Biodiversity | Wilson Center


Shark Loves the Amazon

On February 14, 2012, the Brazil Institute of the Woodrow Wilson International Center for Scholars hosted a film screening of the documentary Shark Loves the Amazon¸ featuring film producer Mark London.

What Would It Take To Help People and the Planet?

The original version of this article first appeared in the “Scientist’s Soapbox” column of Momentum magazine’s special issue on “what would it take” to craft solutions to some of the Earth’s toughest challenges.

Who “Owns” The Arctic?: An International and Interdisciplinary Conference [Chapel Hill, NC]

The Wilson Center’s Canada Institute and Kennan Institute, with the Center for Canadian Studies at Duke University, joined UNC Chapel Hill’s Center for Slavic, Eurasian, and East European Studies (CSEEES) to host Who “Owns” The Arctic?: An International and Interdisciplinary Conference on March 28, 2012 in Chapel Hill, North Carolina.

Seven Ways Seven Billion People Affect the Planet

Seven billion people now live on earth, only a dozen years after global population hit six billion. But the seven billion milestone is not about sheer numbers: Demographic trends will significantly impact the planet’s resources and peoples’ security.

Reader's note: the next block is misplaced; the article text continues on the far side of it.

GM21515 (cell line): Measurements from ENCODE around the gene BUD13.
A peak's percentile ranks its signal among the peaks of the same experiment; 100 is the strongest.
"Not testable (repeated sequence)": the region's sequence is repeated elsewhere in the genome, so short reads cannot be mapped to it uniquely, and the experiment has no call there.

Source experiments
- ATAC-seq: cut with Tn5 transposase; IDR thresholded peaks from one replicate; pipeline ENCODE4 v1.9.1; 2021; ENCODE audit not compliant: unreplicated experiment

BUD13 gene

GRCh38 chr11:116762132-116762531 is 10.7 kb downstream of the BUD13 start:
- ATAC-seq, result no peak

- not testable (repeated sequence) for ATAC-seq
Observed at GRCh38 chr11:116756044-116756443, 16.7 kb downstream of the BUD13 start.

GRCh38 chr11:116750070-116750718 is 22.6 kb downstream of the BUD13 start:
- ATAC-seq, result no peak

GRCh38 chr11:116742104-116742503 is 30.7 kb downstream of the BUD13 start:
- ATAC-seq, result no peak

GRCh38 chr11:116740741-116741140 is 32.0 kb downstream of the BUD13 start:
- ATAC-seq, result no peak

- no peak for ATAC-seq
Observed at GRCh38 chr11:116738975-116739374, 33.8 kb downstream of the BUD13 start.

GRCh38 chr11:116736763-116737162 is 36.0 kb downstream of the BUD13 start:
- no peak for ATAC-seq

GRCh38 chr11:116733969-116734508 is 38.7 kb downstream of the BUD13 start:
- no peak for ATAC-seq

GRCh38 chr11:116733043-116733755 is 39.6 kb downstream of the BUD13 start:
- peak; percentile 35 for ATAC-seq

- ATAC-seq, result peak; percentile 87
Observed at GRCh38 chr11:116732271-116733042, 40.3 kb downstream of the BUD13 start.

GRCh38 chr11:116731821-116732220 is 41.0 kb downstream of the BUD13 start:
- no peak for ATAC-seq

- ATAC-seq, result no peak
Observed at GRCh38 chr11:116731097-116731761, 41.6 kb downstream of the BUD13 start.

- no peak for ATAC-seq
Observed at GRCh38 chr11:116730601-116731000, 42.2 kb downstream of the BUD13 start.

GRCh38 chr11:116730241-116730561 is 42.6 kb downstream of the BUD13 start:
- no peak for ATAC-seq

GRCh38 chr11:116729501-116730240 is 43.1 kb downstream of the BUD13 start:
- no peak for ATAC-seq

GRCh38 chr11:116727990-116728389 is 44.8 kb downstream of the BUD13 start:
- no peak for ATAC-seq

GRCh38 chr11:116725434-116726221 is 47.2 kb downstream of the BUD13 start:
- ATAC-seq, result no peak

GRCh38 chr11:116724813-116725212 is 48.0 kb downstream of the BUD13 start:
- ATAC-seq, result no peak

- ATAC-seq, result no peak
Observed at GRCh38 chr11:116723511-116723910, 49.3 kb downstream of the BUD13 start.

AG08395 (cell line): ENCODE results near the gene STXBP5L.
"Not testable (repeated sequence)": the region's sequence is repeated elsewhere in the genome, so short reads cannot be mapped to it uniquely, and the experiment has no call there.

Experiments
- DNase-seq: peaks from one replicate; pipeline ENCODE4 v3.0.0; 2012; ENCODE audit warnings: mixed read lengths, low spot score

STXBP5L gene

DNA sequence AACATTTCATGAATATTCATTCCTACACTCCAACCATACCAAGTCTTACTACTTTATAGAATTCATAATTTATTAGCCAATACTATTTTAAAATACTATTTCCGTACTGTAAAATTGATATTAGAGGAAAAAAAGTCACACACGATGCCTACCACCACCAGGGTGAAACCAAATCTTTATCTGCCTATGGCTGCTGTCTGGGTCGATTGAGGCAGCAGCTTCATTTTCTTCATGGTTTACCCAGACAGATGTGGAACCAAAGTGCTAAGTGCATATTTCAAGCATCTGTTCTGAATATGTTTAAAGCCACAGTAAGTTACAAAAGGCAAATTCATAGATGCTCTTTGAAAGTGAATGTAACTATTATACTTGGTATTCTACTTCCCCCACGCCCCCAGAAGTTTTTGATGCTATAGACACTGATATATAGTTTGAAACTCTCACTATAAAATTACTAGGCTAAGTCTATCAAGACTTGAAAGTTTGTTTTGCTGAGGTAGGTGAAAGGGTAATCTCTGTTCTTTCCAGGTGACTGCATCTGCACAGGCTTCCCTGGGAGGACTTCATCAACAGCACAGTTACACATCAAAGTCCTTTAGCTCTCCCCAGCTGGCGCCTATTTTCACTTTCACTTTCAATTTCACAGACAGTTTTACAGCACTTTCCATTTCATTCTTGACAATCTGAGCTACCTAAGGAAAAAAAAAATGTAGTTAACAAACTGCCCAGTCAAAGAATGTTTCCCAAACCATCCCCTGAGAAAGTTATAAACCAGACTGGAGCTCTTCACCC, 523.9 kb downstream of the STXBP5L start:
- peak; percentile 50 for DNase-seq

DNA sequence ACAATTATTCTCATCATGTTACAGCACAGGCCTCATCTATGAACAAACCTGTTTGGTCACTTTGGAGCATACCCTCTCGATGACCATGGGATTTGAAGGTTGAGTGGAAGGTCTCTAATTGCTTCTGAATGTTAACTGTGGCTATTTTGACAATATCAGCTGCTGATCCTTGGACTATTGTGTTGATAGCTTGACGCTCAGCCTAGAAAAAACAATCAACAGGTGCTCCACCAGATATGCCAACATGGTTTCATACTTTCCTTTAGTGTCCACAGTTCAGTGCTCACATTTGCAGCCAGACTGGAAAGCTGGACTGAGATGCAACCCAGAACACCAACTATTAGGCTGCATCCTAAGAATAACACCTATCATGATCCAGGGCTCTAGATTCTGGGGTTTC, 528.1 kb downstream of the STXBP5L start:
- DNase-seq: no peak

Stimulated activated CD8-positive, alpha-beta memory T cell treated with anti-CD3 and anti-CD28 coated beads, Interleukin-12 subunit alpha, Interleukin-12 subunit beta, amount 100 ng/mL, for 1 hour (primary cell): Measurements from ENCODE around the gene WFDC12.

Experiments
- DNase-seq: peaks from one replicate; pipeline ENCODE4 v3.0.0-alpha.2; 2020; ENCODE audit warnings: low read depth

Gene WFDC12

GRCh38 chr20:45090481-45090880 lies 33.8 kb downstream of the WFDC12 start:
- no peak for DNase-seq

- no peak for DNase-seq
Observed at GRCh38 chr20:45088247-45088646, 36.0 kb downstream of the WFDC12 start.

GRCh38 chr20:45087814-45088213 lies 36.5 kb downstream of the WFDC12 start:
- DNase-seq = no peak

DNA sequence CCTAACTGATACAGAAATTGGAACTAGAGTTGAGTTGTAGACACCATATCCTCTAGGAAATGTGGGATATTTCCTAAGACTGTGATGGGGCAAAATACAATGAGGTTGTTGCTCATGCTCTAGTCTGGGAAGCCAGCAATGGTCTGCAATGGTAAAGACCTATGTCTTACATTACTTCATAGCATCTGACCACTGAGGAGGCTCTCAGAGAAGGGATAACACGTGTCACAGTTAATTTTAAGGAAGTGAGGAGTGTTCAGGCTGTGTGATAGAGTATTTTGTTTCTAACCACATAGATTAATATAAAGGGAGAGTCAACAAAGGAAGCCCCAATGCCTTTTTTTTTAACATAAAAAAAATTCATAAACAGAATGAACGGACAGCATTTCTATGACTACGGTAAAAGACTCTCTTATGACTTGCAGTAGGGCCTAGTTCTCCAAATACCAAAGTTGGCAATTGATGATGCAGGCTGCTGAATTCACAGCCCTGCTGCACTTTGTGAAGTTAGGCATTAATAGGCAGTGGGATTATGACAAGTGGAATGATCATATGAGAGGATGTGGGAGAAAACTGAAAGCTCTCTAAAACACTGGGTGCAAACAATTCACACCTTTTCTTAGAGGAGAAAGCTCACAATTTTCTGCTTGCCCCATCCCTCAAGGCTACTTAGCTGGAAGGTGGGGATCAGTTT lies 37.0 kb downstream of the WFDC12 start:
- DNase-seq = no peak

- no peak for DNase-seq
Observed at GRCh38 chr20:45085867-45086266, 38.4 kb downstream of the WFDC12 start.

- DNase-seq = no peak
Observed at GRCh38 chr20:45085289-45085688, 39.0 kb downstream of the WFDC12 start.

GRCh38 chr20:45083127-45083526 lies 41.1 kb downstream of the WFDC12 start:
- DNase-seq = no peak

Social Dimensions of REDD+: Current Practices and Challenges


8:30        Registration

9:00        Coffee and Informal Reception

9:30        Welcome to Woodrow Wilson Center’s Environmental Change and Security Program by Paolo Sotero

9:40        Brief Overview of Experts’ Workshop Purpose and Outcomes by Diane Russell, USAID Biodiversity and Social Science Specialist

Introduction of Alexandria Panehal, Deputy Assistant Administrator, USAID’s Bureau for Economic Growth, Agriculture and Trade (EGAT),  by Diane Russell

Healthy People, Healthy Ecosystems: Results From a Public-Private Partnership

“A lot of people probably don’t think that an organization with a name like ‘World Wildlife Fund’ [WWF] would have a program on population, health, and the environment,” said WWF’s Tom Dillon at the Wilson Center, but actually it is very natural.